For this year’s conference, he said they’ve really leaned into local mental health providers.
“So we have a really good group of counselors from Kosciusko County,” Darren said. “Our goal there is to try to help people in the community get to interact and get to know mental health providers, so that if they’re looking for people for somebody for their kids or for their family, then they maybe can make connections.”

The trauma conference draws in people from beyond the county, though, as attendees will come from Missouri, Pennsylvania, Ohio and even possibly Florida and South Carolina.
Darren said the conference may potentially have over 100 Warsaw Community Schools staff attend the conference. WCS Superintendent Dr. David Hoffert, and Grace College professor Dr. Rachael Hoffert, chair of the elementary education program at Grace, are two of the conference speakers. Rachael also sits on the Lost Sparrows Board of Directors.

“They’re both educators. They’re both in the school system, but they’re adoptive parents. Last year, they did a session more designed for teachers; this year, they’re doing a session more designed for parents,” Darren said.

In a letter from Dr. David Hoffert, provided by Darren, Hoffert states, in part, “We have been thoroughly impressed with Lost Sparrows’ commitment to increase awareness and reduce stigma around children’s mental health issues while encouraging collaboration among agencies and organizations whose services and decisions affect children’s mental health and family support. Their efforts are greatly needed in Northern Indiana, as Indiana has the second highest abuse rate in the nation and the third highest child fatality rate, according to the Children’s Bureau of the U.S. Department of Health and Human Services.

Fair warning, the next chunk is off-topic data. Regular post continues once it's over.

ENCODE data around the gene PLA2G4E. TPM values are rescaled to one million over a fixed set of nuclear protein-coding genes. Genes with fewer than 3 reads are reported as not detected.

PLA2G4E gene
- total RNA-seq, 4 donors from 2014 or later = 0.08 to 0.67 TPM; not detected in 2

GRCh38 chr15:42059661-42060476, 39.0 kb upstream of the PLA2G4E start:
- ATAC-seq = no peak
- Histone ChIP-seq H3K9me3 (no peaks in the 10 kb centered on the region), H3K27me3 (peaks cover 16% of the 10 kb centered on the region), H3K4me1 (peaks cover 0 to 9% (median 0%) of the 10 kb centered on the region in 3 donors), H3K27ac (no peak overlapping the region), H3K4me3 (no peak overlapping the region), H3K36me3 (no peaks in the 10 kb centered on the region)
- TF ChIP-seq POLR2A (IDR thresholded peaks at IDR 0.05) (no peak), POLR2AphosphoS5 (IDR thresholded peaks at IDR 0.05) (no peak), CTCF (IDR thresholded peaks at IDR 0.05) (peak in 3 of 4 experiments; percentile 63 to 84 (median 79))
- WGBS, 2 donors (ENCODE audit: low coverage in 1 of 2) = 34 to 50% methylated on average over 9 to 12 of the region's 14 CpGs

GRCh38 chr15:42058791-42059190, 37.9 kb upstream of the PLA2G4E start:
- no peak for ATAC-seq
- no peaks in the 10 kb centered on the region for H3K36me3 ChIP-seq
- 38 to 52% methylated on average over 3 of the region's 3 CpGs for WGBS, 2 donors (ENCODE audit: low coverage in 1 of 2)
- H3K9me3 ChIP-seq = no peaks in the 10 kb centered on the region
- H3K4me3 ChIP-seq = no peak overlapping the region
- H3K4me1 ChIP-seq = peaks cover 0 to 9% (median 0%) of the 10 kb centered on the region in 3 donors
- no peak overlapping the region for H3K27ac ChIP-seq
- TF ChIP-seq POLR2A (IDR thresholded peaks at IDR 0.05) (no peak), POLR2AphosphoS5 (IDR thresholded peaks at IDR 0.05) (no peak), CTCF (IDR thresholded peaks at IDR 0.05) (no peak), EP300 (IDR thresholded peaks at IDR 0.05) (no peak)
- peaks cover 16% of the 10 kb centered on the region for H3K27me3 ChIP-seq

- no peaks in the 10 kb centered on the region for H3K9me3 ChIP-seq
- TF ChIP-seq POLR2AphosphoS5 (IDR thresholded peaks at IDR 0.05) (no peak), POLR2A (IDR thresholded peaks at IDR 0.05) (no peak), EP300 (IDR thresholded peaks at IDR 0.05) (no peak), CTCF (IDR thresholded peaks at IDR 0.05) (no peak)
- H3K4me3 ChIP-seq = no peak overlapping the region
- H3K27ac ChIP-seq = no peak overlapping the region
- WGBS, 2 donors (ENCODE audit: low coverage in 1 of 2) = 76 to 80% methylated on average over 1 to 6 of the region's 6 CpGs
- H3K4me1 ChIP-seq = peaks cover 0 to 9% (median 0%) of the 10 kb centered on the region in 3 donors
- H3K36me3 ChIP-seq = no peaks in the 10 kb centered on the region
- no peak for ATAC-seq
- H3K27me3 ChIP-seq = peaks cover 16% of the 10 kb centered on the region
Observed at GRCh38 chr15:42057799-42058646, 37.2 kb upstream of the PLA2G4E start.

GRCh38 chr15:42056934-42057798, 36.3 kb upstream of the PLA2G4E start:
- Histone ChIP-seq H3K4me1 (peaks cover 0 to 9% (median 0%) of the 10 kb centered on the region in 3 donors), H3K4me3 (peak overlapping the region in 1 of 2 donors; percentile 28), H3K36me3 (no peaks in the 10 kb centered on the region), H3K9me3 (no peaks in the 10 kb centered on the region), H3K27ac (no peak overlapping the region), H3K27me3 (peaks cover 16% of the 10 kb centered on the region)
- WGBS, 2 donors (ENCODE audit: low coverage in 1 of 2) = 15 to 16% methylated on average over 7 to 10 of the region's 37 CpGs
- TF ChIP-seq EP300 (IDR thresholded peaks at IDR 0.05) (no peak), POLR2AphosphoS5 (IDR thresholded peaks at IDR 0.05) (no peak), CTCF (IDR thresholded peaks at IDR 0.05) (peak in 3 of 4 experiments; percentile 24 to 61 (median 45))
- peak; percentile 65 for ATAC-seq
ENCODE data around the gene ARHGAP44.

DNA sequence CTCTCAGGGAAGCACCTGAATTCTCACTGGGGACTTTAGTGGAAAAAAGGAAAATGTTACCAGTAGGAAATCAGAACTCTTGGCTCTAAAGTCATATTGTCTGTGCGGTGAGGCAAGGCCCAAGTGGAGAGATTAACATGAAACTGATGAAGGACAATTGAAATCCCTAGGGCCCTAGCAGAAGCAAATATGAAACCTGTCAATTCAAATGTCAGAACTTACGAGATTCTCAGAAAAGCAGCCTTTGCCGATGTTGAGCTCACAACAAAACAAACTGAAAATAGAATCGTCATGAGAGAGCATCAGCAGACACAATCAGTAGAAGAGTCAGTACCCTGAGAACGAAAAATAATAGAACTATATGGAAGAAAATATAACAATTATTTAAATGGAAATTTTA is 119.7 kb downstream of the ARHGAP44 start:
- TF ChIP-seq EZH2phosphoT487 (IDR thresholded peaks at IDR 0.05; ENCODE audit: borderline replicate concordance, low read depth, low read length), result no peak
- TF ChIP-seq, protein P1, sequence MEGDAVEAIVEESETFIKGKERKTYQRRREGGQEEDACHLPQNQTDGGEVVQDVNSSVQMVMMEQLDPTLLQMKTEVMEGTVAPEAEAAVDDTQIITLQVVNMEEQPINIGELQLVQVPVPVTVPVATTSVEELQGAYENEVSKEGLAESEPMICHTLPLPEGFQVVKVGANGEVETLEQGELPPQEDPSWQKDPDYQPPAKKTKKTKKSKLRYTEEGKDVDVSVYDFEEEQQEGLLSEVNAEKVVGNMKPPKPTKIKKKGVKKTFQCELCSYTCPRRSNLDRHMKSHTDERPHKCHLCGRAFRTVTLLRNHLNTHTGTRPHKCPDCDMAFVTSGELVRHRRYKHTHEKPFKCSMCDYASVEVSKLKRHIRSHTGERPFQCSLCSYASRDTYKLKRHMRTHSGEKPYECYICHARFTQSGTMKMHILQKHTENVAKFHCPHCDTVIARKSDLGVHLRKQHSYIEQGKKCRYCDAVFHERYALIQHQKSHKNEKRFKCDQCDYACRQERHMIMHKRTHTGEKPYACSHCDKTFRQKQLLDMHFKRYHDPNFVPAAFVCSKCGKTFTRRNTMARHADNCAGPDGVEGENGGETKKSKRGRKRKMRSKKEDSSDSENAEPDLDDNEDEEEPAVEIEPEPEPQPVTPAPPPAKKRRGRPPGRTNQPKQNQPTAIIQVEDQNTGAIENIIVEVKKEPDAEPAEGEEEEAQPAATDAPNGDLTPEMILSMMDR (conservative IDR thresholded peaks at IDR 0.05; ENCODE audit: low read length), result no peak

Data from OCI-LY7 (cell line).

“WCS believes that Lost Sparrows is intrinsically motivated to make changes and improve the holistic quality of the life for children in foster care and students who have experienced trauma. Lost Sparrows’ collaboration with local agencies will bring dynamic speakers and workshops that directly increase awareness around children’s mental health, while providing training and support for families, schools and community members.”